2

I have a set of pricing data for a lot of stocks (around 1.1 million lines).

I'm having trouble parsing all of this data in memory so I'd like to split it by stock symbol into individual files and only import the data as it is needed.

From:

stockprices.json

To:

AAPL.json
ACN.json
...

etc.

stockprices.json has this structure currently:

[{
    "date": "2016-03-22 00:00:00",
    "symbol": "ACN",
    "open": "121.029999",
    "close": "121.470001",
    "low": "120.720001",
    "high": "122.910004",
    "volume": "711400.0"
},
{
    "date": "2016-03-23 00:00:00",
    "symbol": "AAPL",
    "open": "121.470001",
    "close": "119.379997",
    "low": "119.099998",
    "high": "121.470001",
    "volume": "444200.0"
},
{
    "date": "2016-03-24 00:00:00",
    "symbol": "AAPL",
    "open": "118.889999",
    "close": "119.410004",
    "low": "117.639999",
    "high": "119.440002",
    "volume": "534100.0"
},
...{}....]

I believe that jq is the right tool for the job but I'm having trouble understanding it.

How would I take the data above and use jq to split it by the symbol field?

For example I'd like to end up with:

AAPL.json:

[{
    "date": "2016-03-23 00:00:00",
    "symbol": "AAPL",
    "open": "121.470001",
    "close": "119.379997",
    "low": "119.099998",
    "high": "121.470001",
    "volume": "444200.0"
},
{
    "date": "2016-03-24 00:00:00",
    "symbol": "AAPL",
    "open": "118.889999",
    "close": "119.410004",
    "low": "117.639999",
    "high": "119.440002",
    "volume": "534100.0"
}]

and ACN.json:

[{
    "date": "2016-03-22 00:00:00",
    "symbol": "ACN",
    "open": "121.029999",
    "close": "121.470001",
    "low": "120.720001",
    "high": "122.910004",
    "volume": "711400.0"
},
    {
    "date": "2016-03-22 00:00:00",
    "symbol": "ACN",
    "open": "121.029999",
    "close": "121.470001",
    "low": "120.720001",
    "high": "122.910004",
    "volume": "711400.0"
}
]
2

You would need a loop, but it could be done in a single invocation:

jq -rc 'group_by(.symbol)[] | "\(.[0].symbol)\t\(.)"' stockprices.json |
while IFS=$'\t' read -r symbol content; do
    echo "${content}" > "${symbol}.json"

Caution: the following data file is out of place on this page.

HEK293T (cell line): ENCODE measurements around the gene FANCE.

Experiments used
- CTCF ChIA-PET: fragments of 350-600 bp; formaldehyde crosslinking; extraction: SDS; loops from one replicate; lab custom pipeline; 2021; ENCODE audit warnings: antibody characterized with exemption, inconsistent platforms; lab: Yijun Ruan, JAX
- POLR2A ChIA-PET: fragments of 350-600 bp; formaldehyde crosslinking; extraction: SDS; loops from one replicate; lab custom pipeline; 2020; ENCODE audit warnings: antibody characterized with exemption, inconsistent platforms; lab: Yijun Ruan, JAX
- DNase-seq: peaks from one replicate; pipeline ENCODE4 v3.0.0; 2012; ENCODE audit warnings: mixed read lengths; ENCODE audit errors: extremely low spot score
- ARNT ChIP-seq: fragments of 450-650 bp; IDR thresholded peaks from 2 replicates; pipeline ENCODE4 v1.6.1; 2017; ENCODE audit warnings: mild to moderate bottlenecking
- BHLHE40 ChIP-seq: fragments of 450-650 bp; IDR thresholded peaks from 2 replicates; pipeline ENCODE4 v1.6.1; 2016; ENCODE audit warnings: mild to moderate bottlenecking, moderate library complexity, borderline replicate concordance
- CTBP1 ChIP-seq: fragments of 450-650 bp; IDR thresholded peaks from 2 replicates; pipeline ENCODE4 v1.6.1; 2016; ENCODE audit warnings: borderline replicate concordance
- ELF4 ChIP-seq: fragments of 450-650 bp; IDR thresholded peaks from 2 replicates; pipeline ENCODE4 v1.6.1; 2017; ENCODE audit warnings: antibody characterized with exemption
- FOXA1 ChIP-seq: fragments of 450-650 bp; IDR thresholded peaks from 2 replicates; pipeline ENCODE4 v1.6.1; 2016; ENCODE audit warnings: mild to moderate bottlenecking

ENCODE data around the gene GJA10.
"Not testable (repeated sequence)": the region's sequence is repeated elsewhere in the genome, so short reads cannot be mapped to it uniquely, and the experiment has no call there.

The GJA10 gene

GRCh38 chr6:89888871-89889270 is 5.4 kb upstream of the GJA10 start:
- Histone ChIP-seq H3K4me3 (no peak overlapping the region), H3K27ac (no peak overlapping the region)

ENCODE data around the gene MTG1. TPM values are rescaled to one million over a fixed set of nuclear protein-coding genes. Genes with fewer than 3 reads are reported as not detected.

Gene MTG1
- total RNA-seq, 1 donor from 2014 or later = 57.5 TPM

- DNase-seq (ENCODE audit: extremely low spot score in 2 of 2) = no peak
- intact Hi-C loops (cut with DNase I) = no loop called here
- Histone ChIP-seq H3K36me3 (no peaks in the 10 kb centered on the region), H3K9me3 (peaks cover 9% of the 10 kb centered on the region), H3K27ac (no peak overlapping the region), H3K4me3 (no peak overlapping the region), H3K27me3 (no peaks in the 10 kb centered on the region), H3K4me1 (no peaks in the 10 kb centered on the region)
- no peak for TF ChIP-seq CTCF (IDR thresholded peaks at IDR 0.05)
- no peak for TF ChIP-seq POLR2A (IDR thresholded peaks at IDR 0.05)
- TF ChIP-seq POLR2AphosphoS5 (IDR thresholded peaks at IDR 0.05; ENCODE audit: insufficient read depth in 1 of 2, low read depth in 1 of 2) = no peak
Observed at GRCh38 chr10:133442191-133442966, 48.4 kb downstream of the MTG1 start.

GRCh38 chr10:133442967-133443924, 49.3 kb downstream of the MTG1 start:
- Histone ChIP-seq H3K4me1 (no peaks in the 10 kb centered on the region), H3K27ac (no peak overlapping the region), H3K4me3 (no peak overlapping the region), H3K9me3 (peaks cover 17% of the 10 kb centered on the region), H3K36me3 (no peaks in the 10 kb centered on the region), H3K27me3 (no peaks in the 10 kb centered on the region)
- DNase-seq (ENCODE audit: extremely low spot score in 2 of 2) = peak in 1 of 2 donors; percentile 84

done
  • Hey, this was super fast! – Matthew Lockyer Jan 31 at 7:05
  • For documents of non trivial size and and/or significant amount of keys this might be only practical solution. +1 – hek2mgl Jan 31 at 16:01
  • 1
    @hek2mgl - the use of group_by, which entails a sort, is potentially problematic for large datasets. Also, if the original data is too large to fit into memory, a preliminary step (using jq’s streaming parser for example) would be needed. – peak Jan 31 at 16:32
  • Yeah, that is true as I learned here. I'll keep that in mind an star this thread (next to many others :) ) – hek2mgl Jan 31 at 16:48
2

You could use a little shell loop:

#!/bin/bash
jq -r '.[].symbol' stockprices.json | while read -r symbol ; do
    jq --arg s "${symbol}" \
        'map(if .symbol == $s then . else empty end)' \
    stockprices.json > "${symbol}".json
done 
  • Thank you, that was quick! I'm running your script right now and I'll feedback with the result! – Matthew Lockyer Jan 30 at 23:14
  • Ok. Make sure that you don't place any space after the \ chars. Those are line continuations for better readability. They must occur direct in front of the newline – hek2mgl Jan 30 at 23:15
  • The output is coming through now. It's worked perfectly. Thank you for you answer. – Matthew Lockyer Jan 30 at 23:19
  • Glad to hear that. You are welcome – hek2mgl Jan 30 at 23:20
2

Here's a one-pass solution that assumes your RAM is big enough. The solution eschews using group_by, as that entails a sort operation, which is unnecessary and potentially costly in terms of time and memory.

To create the output files, awk is used here for efficiency, but is inessential to the approach.

split.jq

def aggregate_by(s; f; g):
  reduce s as $x  (null; .[$x|f] += [$x|g]);

aggregate_by(.[]; .symbol; .)
| keys_unsorted[] as $k
| $k, .[$k]

Invocation using awk

jq -f split.jq stockprices.json | awk '
  substr($0,1,1) == "\"" {
    if (fn) {close(fn)};
    gsub(/^"|"$/,"",$0); fn=$0 ".json"; next;
  }
  {print >> fn}'
  • Good to know ... – hek2mgl Jan 31 at 16:05

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